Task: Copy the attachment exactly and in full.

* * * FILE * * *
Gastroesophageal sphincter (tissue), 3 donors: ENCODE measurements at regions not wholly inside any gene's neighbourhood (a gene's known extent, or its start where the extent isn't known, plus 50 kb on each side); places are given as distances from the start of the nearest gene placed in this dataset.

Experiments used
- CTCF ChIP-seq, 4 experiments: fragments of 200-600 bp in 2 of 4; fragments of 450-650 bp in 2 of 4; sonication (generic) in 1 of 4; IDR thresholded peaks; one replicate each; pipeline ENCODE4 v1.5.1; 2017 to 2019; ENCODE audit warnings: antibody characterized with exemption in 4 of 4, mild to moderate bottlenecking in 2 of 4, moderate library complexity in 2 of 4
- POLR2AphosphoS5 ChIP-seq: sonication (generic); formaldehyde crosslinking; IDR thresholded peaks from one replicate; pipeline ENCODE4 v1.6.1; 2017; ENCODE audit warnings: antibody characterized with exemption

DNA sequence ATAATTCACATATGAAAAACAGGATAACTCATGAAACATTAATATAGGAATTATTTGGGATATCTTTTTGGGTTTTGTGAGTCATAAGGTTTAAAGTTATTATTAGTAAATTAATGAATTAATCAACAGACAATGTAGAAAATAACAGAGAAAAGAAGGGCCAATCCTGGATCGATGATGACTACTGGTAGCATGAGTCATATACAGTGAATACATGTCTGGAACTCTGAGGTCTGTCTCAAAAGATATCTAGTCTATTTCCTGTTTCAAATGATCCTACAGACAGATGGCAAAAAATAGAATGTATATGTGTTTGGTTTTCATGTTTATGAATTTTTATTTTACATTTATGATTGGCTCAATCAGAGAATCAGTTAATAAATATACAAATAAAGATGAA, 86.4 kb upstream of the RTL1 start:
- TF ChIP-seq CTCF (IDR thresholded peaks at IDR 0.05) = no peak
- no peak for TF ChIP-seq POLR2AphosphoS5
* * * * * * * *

Gastroesophageal sphincter (tissue), 3 donors: ENCODE measurements at regions not wholly inside any gene's neighbourhood (a gene's known extent, or its start where the extent isn't known, plus 50 kb on each side); places are given as distances from the start of the nearest gene placed in this dataset.

Experiments used
- CTCF ChIP-seq, 4 experiments: fragments of 200-600 bp in 2 of 4; fragments of 450-650 bp in 2 of 4; sonication (generic) in 1 of 4; IDR thresholded peaks; one replicate each; pipeline ENCODE4 v1.5.1; 2017 to 2019; ENCODE audit warnings: antibody characterized with exemption in 4 of 4, mild to moderate bottlenecking in 2 of 4, moderate library complexity in 2 of 4
- POLR2AphosphoS5 ChIP-seq: sonication (generic); formaldehyde crosslinking; IDR thresholded peaks from one replicate; pipeline ENCODE4 v1.6.1; 2017; ENCODE audit warnings: antibody characterized with exemption

DNA sequence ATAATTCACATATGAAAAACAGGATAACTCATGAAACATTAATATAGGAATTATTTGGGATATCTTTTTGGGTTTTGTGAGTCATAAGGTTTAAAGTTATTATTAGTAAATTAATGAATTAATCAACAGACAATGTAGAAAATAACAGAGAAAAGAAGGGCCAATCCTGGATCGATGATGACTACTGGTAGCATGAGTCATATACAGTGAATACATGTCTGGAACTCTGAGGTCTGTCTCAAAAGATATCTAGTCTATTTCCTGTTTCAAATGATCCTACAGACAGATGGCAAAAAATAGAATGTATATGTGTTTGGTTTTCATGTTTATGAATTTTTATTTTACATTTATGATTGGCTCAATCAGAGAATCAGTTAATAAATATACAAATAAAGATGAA, 86.4 kb upstream of the RTL1 start:
- TF ChIP-seq CTCF (IDR thresholded peaks at IDR 0.05) = no peak
- no peak for TF ChIP-seq POLR2AphosphoS5